Still, Reese sparkles. She plays Melanie Carmichael, an up-and-coming New York designer who finds herself engaged to the most eligible bachelor in New York City (a very JFK Jr.-like Patrick Dempsey), son of the nasty mayor (Candice Bergen). But she's already married--to a redneck high-school boyfriend (Josh Lucas) back in 'Bama, from whom she's been separated for some time. To have the fairytale life she wants, she heads back to her roots, where she attempts to acquire a divorce (because, apparently, she's never heard of no-fault and Las Vegas). Instead, she's swept up in a heaping helping of down-home charm, purveyed particularly by old pal Lurlyn (Melanie Lynskey) and her sage father (Fred Ward), who makes a remark about the impossibility of "riding two horses with one butt" that's nearly as funny as it is true. Indeed, there are several fine supporting performances in "Sweet Home Alabama," all in service of a movie that itself serves no purpose, save for accommodating couples on a Saturday night make-out date by leaving plenty of time between laughs. Starring Reese Witherspoon, Josh Lucas, Patrick Dempsey, Fred Ward, Mary Kay Place, Jean Smart, Candice Bergen, Ethan Embry, Melanie Lynskey, Mark Matkevich and Dakota Fanning. Directed by Andy Tennant. Written by Douglas J. Eboch and C. Jay Cox. Produced by Stokley Chaffin and Neal H. Moritz. A Buena Vista release. Romance/Comedy. Rated PG-13 for some language/sexual references. Running time: 102 mins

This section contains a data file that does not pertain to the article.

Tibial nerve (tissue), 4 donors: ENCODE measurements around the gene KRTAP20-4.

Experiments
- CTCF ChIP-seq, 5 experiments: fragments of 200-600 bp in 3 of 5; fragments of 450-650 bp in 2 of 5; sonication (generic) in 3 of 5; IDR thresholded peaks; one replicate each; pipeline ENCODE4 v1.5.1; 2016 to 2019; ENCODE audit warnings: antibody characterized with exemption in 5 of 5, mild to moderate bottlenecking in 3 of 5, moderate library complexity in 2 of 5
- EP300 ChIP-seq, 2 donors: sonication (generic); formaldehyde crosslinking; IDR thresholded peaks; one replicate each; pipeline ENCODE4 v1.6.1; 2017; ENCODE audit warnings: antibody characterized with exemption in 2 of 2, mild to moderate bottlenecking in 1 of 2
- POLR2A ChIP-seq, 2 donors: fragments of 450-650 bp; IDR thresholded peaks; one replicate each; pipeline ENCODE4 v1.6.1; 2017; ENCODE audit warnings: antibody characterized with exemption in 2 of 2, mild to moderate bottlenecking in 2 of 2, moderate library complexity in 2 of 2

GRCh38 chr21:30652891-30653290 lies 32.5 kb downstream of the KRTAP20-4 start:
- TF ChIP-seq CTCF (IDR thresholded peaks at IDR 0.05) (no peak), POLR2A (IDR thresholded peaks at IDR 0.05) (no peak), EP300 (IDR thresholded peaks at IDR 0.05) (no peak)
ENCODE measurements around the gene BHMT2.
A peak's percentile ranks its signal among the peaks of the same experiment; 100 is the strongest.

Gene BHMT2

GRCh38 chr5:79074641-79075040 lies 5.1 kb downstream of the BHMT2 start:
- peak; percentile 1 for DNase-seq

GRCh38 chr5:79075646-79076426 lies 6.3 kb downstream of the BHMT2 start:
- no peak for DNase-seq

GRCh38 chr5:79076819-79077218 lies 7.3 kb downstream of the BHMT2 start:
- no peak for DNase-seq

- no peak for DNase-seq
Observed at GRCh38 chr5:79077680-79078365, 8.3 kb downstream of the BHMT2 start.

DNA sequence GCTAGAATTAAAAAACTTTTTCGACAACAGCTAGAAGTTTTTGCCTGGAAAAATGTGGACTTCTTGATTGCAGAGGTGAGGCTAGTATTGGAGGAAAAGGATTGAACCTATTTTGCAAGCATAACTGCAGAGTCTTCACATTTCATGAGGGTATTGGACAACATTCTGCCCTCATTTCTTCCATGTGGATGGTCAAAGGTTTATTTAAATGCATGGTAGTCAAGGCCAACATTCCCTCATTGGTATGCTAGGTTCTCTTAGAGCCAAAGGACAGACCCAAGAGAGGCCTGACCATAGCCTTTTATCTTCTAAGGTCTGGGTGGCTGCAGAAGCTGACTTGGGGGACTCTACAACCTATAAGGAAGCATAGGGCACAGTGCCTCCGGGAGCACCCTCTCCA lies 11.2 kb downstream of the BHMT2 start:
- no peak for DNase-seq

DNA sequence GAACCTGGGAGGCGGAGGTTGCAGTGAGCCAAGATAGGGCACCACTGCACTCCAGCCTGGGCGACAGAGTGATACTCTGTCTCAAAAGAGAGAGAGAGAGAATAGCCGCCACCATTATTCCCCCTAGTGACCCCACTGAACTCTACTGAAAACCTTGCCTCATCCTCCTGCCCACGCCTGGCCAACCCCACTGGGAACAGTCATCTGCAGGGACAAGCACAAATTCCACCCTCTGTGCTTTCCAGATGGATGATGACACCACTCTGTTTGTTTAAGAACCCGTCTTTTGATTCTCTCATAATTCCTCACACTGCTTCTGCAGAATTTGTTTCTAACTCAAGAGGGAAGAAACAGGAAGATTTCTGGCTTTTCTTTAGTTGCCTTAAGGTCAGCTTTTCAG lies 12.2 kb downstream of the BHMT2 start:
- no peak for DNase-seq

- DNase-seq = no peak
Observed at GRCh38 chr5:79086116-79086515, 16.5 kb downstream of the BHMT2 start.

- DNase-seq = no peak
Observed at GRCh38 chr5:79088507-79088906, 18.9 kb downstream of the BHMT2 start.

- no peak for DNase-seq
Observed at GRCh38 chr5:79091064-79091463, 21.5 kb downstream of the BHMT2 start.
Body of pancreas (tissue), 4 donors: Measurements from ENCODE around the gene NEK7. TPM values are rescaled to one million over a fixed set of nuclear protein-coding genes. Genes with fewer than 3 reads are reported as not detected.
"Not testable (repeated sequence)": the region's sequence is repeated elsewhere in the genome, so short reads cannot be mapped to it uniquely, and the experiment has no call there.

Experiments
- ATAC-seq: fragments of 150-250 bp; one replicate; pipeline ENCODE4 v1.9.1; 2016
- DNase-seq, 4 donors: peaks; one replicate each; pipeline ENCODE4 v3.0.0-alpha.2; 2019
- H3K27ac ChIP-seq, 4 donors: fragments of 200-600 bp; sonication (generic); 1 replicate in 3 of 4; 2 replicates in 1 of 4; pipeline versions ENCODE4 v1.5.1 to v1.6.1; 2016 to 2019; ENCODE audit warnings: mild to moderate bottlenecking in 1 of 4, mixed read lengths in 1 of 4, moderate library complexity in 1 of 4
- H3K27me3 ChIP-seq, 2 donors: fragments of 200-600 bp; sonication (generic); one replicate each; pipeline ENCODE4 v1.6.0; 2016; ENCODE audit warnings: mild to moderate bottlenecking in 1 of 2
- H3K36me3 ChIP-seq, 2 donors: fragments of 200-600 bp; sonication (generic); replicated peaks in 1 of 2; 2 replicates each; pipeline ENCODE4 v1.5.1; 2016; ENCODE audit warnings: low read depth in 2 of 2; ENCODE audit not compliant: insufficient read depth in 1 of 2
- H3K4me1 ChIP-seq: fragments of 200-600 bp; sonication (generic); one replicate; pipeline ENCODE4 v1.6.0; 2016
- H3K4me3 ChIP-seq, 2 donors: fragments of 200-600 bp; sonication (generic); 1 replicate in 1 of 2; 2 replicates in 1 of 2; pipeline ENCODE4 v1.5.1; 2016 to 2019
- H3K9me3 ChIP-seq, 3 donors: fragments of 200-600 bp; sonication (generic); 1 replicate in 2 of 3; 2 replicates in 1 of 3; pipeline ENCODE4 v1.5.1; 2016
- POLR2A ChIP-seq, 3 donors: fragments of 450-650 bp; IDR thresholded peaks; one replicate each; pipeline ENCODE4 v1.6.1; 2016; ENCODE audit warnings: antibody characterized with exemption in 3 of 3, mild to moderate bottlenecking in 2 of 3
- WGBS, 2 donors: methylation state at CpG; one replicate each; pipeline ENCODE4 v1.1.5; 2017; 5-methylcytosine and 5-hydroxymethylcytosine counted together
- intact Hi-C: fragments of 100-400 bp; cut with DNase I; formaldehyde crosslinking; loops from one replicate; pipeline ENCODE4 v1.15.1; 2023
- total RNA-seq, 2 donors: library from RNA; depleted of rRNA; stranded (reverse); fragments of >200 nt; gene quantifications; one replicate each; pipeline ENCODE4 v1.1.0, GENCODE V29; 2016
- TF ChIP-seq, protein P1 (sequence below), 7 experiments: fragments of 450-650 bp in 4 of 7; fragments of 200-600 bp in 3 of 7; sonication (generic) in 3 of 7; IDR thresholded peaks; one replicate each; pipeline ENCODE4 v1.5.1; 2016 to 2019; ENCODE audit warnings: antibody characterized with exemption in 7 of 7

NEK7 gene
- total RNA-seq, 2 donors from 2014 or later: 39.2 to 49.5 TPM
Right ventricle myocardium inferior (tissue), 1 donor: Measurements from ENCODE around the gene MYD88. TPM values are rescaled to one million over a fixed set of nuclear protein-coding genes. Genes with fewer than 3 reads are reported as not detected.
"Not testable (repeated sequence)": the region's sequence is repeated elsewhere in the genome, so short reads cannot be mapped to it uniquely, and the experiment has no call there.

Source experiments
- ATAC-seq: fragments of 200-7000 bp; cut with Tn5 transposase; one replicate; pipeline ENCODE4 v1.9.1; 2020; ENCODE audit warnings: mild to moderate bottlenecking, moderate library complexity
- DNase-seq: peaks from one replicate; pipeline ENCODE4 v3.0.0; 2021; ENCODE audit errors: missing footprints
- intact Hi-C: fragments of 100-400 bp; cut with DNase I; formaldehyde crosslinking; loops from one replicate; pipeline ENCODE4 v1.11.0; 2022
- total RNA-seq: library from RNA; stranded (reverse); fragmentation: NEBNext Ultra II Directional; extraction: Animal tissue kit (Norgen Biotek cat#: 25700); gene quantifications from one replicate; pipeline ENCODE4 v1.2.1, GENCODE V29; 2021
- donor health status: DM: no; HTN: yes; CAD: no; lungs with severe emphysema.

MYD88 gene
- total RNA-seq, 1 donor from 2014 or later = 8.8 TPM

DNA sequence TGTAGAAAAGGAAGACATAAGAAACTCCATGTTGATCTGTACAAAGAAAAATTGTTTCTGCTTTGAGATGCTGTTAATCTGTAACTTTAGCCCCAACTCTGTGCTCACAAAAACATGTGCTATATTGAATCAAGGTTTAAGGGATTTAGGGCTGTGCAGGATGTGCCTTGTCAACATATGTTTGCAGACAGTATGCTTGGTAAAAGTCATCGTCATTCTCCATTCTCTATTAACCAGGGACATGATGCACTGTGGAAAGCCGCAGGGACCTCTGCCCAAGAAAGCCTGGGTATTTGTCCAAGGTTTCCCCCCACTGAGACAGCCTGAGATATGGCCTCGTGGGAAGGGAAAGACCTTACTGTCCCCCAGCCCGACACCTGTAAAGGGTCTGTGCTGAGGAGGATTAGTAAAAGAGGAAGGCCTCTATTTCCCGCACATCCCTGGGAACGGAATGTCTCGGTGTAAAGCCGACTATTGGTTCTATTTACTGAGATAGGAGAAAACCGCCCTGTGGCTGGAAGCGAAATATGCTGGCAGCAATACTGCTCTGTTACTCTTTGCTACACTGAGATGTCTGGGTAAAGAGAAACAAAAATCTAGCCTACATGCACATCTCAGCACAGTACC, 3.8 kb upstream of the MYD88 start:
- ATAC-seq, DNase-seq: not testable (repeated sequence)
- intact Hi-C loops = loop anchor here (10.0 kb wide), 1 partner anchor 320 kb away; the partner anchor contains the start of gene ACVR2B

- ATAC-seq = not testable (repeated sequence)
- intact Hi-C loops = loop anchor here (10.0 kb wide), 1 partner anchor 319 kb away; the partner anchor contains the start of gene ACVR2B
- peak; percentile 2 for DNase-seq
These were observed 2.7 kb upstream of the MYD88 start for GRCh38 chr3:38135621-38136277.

Sweet Home Alabama
Reese Witherspoon is just dazzling. There's no way around that fact. From her days as a child actress in films like 1993's "A Far Off Place" to the resilient ingenues she portrayed in "Freeway" and "Pleasantville" to her extremely engaging performance as the never-say-die, delightfully bright and ebullient Elle Woods in "Legally Blonde," she shines. She does not, however, make very good movies. For the most part, Witherspoon tends to comport herself well in films that settle for being not wholly objectionable. "Election" is an exception; "Sweet Home Alabama" is not. This is an insanely mediocre, trite Hollywood-style romantic comedy with nary an unpredictable moment. If you've seen the trailer, you've seen the movie. Which is not to say it's not occasionally funny. Occasionally, but not often.